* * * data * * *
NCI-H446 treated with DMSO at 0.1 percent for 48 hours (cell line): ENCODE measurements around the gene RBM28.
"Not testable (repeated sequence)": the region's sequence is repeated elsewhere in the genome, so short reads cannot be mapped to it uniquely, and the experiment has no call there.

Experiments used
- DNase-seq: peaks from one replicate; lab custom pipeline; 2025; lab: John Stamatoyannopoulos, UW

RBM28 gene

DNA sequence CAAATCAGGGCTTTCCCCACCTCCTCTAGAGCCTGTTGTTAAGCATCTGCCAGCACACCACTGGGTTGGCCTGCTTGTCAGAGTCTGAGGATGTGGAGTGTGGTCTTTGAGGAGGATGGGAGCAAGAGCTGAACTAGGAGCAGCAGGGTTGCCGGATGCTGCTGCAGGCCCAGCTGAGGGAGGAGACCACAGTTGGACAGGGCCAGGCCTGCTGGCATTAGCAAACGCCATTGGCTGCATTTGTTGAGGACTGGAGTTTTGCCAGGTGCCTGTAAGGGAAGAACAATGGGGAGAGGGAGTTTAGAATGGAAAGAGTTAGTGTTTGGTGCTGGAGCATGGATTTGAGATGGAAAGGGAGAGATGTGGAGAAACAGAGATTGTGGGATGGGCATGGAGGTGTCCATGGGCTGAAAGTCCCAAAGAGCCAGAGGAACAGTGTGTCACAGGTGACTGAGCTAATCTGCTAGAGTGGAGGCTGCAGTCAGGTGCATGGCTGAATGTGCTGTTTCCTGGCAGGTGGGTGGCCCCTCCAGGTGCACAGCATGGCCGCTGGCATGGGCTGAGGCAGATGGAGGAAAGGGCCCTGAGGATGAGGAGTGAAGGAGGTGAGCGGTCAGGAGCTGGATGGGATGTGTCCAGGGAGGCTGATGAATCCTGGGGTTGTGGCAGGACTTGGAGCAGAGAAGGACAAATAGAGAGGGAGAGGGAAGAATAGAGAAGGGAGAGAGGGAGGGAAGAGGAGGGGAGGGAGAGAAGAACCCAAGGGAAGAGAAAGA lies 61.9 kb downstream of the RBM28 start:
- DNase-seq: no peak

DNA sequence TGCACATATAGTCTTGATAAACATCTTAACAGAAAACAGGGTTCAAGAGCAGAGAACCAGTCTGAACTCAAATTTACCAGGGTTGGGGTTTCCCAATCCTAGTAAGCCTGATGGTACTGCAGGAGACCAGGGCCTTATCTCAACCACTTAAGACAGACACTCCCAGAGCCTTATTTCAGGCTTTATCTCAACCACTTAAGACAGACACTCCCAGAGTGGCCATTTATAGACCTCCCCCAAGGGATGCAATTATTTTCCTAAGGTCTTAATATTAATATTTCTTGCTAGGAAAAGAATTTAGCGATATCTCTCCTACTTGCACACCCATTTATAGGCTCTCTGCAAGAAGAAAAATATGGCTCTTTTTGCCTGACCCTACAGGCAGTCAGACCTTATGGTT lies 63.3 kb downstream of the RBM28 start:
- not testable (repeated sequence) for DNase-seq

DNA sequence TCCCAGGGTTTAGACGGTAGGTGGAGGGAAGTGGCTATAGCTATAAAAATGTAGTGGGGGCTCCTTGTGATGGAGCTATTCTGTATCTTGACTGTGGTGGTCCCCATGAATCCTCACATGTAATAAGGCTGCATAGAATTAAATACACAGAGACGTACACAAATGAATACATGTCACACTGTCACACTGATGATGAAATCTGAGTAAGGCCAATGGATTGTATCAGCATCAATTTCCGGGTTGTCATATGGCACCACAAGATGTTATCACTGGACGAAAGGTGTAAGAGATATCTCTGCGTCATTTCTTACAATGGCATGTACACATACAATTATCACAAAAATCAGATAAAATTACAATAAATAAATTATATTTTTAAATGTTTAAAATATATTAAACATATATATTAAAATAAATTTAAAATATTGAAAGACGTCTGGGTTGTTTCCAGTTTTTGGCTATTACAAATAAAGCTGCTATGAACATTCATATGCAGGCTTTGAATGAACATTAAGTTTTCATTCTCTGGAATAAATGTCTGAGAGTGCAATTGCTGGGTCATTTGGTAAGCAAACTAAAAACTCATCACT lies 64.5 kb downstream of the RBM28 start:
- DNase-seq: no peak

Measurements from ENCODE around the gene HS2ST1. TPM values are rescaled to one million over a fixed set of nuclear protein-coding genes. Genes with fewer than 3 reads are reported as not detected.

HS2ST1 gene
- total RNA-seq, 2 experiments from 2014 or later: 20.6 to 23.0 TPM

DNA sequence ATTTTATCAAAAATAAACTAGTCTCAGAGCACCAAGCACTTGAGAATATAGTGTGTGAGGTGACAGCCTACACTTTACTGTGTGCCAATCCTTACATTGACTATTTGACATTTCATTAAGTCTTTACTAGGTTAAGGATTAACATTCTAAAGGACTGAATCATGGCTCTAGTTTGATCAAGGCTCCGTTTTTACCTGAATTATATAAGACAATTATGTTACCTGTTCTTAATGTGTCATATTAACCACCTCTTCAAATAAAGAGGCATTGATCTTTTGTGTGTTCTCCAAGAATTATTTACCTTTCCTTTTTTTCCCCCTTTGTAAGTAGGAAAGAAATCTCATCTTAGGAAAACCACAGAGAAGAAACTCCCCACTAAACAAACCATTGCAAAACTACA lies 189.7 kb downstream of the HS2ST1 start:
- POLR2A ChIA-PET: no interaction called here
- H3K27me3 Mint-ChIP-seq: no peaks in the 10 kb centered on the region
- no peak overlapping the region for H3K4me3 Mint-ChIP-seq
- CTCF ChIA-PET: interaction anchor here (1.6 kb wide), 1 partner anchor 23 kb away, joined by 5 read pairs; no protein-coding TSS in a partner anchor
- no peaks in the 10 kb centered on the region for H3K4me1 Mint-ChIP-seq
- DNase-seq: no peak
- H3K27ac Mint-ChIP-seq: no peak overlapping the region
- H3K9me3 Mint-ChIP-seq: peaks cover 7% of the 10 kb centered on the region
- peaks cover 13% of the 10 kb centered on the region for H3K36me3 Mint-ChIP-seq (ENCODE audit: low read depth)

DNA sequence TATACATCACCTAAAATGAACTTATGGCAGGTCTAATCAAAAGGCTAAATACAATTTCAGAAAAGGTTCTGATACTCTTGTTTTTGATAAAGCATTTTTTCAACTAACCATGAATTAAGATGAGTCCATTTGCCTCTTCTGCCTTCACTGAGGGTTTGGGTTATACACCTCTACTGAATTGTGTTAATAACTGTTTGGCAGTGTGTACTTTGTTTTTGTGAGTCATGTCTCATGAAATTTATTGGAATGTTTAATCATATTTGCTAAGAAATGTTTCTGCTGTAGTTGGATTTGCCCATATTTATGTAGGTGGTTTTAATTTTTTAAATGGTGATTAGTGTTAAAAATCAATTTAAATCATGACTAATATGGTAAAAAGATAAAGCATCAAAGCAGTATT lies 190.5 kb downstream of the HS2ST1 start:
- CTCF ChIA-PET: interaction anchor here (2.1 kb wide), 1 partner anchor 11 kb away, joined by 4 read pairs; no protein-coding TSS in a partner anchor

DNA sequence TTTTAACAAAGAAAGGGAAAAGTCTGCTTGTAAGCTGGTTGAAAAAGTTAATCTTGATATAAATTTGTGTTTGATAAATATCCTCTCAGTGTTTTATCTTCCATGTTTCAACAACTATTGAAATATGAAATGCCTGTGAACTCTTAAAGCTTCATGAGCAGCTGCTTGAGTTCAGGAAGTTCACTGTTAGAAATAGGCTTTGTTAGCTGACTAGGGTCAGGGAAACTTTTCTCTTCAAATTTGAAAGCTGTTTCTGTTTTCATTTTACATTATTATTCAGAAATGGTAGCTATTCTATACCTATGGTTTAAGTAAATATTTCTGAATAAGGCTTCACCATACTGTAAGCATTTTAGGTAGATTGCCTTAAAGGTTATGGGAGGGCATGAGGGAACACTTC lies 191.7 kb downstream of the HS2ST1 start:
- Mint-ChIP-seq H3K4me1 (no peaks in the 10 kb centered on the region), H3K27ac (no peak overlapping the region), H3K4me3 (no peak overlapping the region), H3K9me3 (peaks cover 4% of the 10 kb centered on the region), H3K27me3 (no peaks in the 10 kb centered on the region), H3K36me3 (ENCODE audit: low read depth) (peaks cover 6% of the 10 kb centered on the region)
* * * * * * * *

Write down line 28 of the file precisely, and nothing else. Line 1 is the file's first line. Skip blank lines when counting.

- Mint-ChIP-seq H3K4me1 (no peaks in the 10 kb centered on the region), H3K27ac (no peak overlapping the region), H3K4me3 (no peak overlapping the region), H3K9me3 (peaks cover 4% of the 10 kb centered on the region), H3K27me3 (no peaks in the 10 kb centered on the region), H3K36me3 (ENCODE audit: low read depth) (peaks cover 6% of the 10 kb centered on the region)